When would a person need a vitamin B12 supplement?
Q: Should I be taking a vitamin B12 supplement?
A: B12 (also known as cobalamin) is essential for keeping your brain and nerves healthy and for making DNA and red blood cells. We typically get B12 through diet. Rich sources include beef, liver, clams, poultry, fish, fortified cereals, eggs, cheese, yogurt, milk and fortified plant milks (like soy, almond or rice milks).
For us to digest B12, we first have to shake it loose from these foods. Stomach acid helps do that. The freed-up vitamin then binds to a protein (intrinsic factor, produced by cells in the stomach lining) and makes its way to the small intestine, where it’s absorbed into the bloodstream.
An estimated 3.2% of adults ages 50 or older have very low B12 levels, and up to 20% may have borderline deficiency. Aging is often the cause. We tend to produce less stomach acid as we get older. That makes it harder to extract B12 from food.
Other causes of B12 deficiency include taking heartburn medications that suppress stomach acid, eating a diet that does not include animal products, weight loss surgery and an autoimmune disease that attacks the stomach lining or gastrointestinal tract.
How can you tell if you’re low in B12? The first signs of deficiency can be present but so subtle that they are not recognized. For example, you may have muscle weakness that you chalk up to other causes.
Symptoms of full-blown B12 deficiency include:
- numbness or tingling in the hands and feet (due to nerve damage)
- balance problems
- extreme fatigue or muscle weakness
- memory loss or confusion.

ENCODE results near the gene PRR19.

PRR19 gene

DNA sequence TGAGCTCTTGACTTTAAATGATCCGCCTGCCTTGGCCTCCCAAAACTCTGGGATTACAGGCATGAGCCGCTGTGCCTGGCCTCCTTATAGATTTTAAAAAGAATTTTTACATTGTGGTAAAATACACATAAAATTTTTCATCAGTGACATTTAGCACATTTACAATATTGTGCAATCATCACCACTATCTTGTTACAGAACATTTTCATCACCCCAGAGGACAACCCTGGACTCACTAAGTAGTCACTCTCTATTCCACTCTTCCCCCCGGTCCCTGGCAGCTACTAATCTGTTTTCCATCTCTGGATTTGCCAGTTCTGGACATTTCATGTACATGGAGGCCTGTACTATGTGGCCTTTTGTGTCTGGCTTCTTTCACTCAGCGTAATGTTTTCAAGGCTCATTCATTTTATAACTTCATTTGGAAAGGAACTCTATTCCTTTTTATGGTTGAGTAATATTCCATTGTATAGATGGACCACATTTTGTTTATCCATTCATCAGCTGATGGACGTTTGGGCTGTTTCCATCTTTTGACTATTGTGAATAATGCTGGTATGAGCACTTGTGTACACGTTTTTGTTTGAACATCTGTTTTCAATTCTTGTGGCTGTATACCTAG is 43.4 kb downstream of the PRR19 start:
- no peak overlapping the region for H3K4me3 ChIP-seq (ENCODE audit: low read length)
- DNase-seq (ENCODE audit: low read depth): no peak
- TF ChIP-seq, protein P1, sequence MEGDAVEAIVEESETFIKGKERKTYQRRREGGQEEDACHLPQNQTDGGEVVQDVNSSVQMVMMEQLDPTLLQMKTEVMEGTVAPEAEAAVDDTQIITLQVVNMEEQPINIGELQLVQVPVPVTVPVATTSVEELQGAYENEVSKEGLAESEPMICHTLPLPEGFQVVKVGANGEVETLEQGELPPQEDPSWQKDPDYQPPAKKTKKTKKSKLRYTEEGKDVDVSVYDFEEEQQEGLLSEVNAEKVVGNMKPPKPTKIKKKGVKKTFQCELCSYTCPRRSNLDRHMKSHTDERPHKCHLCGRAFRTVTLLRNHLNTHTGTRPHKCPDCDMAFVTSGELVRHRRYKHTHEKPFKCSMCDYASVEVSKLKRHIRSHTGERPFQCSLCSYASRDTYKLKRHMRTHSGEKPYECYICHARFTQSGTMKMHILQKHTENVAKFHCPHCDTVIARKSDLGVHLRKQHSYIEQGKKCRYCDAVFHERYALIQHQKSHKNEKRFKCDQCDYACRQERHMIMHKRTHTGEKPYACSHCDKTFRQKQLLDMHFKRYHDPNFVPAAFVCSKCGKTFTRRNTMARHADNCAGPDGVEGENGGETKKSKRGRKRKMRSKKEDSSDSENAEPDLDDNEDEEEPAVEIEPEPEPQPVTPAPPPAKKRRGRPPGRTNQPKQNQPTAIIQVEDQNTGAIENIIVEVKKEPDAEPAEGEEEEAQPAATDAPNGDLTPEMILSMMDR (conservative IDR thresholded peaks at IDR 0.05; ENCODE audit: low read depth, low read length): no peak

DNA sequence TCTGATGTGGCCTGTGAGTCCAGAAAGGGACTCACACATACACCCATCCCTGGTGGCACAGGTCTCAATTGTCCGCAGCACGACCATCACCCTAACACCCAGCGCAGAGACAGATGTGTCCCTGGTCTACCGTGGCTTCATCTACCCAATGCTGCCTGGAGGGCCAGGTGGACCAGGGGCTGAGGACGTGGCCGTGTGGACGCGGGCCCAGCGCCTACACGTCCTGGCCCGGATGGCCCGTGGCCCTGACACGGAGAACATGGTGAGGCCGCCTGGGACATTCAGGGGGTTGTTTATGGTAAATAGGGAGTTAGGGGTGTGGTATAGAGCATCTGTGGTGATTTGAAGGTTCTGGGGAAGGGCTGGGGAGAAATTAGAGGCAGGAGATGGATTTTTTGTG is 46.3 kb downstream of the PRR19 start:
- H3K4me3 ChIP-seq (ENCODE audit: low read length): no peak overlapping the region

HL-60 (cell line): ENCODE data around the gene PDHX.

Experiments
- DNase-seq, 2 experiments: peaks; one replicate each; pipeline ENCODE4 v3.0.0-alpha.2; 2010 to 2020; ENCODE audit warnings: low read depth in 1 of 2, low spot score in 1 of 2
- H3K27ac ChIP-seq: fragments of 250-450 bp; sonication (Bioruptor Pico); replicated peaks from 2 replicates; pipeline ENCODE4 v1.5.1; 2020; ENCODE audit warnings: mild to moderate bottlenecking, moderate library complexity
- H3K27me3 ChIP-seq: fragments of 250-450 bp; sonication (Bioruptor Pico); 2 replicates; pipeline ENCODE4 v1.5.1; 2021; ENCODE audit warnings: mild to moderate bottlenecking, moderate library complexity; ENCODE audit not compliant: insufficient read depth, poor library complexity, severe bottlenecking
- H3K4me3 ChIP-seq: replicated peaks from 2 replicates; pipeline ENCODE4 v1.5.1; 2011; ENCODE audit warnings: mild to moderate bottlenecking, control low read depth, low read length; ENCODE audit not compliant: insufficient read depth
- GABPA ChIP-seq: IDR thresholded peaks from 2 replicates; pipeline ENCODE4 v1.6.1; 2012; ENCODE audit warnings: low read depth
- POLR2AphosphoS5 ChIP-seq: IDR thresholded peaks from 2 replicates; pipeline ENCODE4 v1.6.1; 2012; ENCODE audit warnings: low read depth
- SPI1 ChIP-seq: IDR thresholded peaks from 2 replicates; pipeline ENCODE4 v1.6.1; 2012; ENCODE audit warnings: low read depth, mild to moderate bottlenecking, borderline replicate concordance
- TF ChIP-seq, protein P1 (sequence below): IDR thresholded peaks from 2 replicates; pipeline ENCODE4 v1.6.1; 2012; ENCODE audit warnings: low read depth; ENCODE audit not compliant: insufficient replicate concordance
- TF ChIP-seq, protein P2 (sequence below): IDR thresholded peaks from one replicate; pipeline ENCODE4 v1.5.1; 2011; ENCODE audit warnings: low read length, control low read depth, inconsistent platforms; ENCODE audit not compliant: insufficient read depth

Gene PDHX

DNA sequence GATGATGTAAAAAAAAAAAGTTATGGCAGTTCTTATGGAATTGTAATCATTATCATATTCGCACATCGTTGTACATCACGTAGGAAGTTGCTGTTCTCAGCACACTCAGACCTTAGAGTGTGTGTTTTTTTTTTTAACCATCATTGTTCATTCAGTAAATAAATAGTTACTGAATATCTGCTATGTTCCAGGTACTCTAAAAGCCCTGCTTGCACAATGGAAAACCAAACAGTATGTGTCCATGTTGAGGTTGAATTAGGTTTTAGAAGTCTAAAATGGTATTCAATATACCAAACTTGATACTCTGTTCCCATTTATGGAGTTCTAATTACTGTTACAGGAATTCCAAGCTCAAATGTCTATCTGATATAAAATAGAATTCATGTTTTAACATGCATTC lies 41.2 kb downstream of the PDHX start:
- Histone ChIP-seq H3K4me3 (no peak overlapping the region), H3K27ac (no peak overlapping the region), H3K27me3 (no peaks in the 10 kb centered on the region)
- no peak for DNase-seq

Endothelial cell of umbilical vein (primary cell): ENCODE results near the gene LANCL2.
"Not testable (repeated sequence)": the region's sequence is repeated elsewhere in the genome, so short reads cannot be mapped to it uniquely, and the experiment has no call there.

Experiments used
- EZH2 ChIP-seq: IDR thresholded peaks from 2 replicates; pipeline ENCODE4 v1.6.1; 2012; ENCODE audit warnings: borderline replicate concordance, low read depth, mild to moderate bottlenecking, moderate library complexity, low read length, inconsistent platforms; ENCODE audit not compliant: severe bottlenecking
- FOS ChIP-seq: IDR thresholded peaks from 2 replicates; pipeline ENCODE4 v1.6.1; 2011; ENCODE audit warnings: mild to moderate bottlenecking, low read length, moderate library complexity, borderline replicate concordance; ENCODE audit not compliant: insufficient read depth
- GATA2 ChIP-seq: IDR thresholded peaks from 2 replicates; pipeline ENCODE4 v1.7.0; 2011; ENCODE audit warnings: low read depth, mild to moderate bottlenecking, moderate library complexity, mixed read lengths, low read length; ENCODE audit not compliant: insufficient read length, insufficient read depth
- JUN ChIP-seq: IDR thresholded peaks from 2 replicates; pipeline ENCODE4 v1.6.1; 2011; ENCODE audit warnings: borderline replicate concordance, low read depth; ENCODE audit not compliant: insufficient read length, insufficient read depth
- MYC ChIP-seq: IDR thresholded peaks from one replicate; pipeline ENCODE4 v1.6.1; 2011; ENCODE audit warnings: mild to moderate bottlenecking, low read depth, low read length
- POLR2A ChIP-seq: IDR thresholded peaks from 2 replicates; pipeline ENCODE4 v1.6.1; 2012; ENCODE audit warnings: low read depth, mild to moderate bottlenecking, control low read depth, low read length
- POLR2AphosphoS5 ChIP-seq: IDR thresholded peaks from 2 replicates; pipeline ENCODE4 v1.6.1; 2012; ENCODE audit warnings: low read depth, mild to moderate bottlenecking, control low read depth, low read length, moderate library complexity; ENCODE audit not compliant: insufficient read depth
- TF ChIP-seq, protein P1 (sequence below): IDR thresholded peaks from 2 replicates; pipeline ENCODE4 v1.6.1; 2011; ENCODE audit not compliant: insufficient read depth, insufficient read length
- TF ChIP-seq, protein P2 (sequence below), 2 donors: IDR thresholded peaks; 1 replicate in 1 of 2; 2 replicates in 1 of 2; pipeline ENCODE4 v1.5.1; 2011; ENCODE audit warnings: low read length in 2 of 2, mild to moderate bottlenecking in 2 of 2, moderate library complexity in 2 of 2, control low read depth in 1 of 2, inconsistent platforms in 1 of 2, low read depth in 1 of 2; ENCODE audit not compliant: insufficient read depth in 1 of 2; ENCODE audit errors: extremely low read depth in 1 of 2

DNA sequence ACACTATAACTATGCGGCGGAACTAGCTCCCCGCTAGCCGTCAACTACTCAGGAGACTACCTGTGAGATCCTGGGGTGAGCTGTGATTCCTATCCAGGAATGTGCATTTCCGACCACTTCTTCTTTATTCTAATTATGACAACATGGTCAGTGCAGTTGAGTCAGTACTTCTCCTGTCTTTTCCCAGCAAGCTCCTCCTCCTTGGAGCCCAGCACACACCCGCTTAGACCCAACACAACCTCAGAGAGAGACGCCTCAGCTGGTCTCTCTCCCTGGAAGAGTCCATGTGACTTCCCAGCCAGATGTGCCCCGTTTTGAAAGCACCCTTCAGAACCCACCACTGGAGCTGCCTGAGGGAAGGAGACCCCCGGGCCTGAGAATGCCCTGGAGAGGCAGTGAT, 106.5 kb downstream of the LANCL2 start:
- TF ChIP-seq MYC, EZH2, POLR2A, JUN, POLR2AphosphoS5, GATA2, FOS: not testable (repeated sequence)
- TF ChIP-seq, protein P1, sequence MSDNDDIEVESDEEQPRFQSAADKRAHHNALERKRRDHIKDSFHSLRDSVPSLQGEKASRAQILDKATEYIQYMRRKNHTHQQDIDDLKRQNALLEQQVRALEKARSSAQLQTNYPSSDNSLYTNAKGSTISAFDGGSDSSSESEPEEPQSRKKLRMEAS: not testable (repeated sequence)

Should you get checked for B12 deficiency? Checking B12 levels in the blood is not routine, but it may be a good idea in our older years. Blood tests look for markers of anemia, low levels of B12, and high levels of homocysteine and methylmalonic acid (MMA). A high blood level of MMA is the best indicator of deficiency.
Treating B12 deficiency could be as simple as eating more B12-rich foods. However, people who have had weight loss surgery or regularly take stomach acid blockers will need a vitamin B12 supplement. In supplement form, B12 isn’t bound to the food, so you don’t need stomach acid to extract it. I usually recommend an over-the-counter B12 pill of 1,000 micrograms daily.
People with classic pernicious anemia caused by an autoimmune disorder don’t make enough intrinsic factor. For people with this problem, B12 pills may not work, and injections of B12 may be required.
Is a supplement warranted if you’re not deficient? It surely is if you don’t eat animal products, and it’s a good idea for all older individuals. Deficiency can be prevented at a very low cost and low hassle by taking a daily multivitamin.